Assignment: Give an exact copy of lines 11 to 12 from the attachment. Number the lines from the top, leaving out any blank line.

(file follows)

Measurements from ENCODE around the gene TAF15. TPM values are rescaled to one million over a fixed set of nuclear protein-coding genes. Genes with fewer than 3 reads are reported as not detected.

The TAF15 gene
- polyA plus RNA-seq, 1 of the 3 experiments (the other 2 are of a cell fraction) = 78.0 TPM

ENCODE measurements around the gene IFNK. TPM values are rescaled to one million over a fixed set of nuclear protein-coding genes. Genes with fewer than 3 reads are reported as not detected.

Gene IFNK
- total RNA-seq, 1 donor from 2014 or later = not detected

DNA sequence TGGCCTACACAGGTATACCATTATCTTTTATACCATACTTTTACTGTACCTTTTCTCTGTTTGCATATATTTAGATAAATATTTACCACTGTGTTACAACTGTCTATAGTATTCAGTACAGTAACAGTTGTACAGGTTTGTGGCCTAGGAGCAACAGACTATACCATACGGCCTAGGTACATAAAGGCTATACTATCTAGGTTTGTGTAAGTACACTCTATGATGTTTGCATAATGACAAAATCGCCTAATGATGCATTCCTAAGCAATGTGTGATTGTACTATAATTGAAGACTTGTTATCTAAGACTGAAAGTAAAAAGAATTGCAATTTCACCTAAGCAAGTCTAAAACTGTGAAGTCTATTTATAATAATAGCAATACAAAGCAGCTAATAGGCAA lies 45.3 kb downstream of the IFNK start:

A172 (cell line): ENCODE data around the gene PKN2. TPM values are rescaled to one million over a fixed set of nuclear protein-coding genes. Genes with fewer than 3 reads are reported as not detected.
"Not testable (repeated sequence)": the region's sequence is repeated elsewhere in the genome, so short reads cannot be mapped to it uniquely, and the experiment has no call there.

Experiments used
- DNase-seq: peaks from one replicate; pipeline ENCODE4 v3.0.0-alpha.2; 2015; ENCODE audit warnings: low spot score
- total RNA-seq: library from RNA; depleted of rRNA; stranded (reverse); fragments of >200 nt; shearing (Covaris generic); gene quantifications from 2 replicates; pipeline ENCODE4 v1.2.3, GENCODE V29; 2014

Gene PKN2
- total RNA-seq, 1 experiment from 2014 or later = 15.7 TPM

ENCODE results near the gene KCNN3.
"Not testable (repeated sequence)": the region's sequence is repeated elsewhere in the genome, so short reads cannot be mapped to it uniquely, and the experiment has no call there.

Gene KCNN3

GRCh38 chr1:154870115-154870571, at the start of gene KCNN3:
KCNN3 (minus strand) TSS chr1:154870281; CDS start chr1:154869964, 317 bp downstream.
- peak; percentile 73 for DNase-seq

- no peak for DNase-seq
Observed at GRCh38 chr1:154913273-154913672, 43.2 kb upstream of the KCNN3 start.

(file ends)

- DNase-seq: peaks from one replicate; pipeline ENCODE4 v3.0.0-alpha.2; 2015; ENCODE audit warnings: low spot score
- total RNA-seq: library from RNA; depleted of rRNA; stranded (reverse); fragments of >200 nt; shearing (Covaris generic); gene quantifications from 2 replicates; pipeline ENCODE4 v1.2.3, GENCODE V29; 2014